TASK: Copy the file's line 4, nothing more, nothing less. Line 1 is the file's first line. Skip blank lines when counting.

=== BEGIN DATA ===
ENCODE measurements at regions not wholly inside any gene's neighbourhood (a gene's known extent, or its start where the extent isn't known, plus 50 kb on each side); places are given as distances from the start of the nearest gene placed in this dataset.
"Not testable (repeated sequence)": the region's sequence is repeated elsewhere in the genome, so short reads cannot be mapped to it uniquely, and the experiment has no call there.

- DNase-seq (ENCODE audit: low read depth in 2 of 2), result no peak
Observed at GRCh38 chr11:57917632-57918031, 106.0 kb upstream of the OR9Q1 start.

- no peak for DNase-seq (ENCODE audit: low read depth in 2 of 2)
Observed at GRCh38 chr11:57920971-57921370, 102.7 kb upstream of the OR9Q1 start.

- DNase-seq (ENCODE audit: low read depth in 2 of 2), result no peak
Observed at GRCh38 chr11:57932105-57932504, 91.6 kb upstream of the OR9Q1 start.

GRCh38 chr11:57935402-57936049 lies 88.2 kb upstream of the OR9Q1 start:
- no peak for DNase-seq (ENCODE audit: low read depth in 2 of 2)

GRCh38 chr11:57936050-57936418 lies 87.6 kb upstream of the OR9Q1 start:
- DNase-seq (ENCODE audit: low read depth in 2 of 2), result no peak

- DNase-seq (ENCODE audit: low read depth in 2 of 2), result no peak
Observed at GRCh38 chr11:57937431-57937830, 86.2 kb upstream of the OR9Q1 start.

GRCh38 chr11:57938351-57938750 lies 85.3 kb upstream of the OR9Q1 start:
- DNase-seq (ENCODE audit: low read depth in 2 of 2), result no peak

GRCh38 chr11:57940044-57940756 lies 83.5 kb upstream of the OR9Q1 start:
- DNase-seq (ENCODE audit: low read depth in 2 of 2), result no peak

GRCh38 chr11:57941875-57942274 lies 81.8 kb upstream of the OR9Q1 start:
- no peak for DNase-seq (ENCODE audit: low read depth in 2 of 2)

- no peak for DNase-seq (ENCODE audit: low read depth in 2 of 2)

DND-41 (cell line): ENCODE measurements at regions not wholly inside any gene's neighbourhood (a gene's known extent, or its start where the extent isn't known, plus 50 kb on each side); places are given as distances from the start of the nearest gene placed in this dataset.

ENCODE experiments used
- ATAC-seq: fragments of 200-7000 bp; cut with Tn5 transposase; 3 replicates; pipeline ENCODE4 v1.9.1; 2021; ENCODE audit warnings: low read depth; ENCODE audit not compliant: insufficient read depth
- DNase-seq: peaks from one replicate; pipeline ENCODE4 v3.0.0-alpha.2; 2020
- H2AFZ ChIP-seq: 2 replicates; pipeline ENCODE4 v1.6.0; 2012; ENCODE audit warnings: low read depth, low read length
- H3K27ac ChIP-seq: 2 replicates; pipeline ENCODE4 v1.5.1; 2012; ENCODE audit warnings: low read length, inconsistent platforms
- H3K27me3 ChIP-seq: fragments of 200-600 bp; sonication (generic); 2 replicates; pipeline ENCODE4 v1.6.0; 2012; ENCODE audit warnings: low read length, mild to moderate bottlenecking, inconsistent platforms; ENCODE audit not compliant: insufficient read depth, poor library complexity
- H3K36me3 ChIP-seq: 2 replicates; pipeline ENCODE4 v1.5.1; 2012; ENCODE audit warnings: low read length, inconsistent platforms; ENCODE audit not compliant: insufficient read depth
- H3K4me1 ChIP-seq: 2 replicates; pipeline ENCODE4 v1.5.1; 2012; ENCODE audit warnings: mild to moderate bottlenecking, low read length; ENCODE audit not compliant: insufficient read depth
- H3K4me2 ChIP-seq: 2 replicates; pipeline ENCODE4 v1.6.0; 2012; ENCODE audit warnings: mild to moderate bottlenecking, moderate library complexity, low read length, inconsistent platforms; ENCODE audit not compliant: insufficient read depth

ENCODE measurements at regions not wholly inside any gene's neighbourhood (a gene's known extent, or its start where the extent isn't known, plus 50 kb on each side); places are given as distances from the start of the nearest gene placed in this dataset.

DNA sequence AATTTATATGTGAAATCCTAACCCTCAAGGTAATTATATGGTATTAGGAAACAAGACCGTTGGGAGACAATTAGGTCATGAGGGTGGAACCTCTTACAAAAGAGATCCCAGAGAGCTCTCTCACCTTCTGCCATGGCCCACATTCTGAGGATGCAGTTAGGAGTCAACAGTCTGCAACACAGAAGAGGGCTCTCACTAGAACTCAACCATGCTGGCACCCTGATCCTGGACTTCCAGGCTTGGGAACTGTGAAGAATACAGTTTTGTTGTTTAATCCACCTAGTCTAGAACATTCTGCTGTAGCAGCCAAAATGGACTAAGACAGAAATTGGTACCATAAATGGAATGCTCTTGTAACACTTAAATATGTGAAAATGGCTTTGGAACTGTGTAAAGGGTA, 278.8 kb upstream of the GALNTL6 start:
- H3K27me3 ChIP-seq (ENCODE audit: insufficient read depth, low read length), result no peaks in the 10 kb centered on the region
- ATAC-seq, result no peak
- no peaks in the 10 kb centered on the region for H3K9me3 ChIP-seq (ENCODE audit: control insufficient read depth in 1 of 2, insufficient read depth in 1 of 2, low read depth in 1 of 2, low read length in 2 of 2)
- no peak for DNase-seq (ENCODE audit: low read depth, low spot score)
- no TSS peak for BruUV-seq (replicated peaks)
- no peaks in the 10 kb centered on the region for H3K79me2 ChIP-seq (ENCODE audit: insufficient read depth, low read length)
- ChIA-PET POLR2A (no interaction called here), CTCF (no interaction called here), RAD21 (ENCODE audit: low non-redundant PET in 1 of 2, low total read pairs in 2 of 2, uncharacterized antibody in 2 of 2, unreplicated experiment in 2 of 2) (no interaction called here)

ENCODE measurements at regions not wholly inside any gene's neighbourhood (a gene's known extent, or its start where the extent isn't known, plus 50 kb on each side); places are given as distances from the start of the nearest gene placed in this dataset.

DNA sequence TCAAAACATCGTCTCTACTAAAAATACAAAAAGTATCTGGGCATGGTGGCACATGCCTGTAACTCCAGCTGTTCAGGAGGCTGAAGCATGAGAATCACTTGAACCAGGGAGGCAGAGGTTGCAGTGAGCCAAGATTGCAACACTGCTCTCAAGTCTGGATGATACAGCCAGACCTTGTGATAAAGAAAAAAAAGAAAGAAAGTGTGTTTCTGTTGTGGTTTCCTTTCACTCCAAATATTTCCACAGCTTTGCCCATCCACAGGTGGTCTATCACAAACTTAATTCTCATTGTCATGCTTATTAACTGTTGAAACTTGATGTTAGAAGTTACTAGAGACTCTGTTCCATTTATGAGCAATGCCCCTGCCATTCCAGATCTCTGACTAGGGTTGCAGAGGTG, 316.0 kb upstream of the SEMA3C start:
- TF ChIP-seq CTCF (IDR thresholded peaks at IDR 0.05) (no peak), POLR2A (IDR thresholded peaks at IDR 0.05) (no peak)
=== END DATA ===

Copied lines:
Observed at GRCh38 chr11:57917632-57918031, 106.0 kb upstream of the OR9Q1 start.